You’ve seen one of the movies, most likely. One masterpiece that comes to mind is Dr. Strangelove, subtitled, “How I Learned to Stop Worrying and Love the Bomb.” If you are one of the five living people who hasn’t seen it, Wikipedia summarizes the story like this:

The story concerns an unhinged United States Air Force general who orders a first strike nuclear attack on the Soviet Union. It separately follows the President of the United States, his advisors, the Joint Chiefs of Staff and a Royal Air Force (RAF) exchange officer as they attempt to prevent the crew of a B-52 plane (who were following orders from the general) from bombing the Soviets and starting a nuclear war. [https://bit.ly/39fqU0M]

There are other such stories, including the similar Seven Days in May, about a “military-political cabal’s planned takeover of the United States government in reaction to the president’s negotiation of a disarmament treaty with the Soviet Union.” [https://bit.ly/2Xip8cF]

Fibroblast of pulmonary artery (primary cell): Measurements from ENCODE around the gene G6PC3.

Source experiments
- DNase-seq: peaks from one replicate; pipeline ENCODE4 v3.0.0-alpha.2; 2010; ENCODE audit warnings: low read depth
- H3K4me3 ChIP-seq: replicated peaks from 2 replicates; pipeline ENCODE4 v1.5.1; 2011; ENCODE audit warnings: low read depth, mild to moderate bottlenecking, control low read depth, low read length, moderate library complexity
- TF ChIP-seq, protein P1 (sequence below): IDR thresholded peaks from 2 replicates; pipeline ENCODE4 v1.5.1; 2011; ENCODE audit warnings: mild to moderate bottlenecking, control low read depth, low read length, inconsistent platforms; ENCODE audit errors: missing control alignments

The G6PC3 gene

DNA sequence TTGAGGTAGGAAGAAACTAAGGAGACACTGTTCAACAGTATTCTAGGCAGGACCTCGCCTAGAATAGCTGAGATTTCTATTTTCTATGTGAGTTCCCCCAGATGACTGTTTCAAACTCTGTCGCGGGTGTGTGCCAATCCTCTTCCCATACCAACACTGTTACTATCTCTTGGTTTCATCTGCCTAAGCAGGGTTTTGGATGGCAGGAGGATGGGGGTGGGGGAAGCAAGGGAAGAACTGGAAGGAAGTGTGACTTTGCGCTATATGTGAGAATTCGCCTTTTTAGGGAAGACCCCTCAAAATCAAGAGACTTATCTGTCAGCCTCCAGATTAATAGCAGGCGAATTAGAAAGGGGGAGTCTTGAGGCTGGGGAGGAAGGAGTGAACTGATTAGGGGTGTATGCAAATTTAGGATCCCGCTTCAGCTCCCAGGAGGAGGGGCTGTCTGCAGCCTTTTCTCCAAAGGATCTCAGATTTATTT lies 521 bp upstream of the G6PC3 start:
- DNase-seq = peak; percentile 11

At the root of each drama is the conflict between the civilian and Constitutional leader of the military (the President) and the military leadership. Usually, it’s the military people that go off the reservation. In the real world, we had the opposite, terrifying scenario of the President of the United States becoming unhinged from reality and unrestrained by Constitutional or any other restraints (including his Cabinet). Trump was behaving so irrationally that the senior military authority, General Mark Milley, Chair of the Joint Chiefs of Staff, undertook steps to be sure that Trump’s lunacy did not destroy the world.

Republicans, and even a few Democrats, are losing their minds over this. Ignore the Republicans, who, as with COVID-19, Ukraine and many other situations, can be counted upon to suspend all rational thinking in favor of obeisance to Donald Trump. Especially people like the morally compromised Senator Marco Rubio. Their reaction is predictable and meaningless.

Our attention is captured, however, as it should be, when someone like Ret. Lt. Col. Alexander Vindman, driven out of the service by Donald Trump, complains that Gen. Milley should be removed because he “usurped civilian authority, broke Chain of Command, and violated the sacrosanct principle of civilian control over the military.” https://wapo.st/3zbu9Ry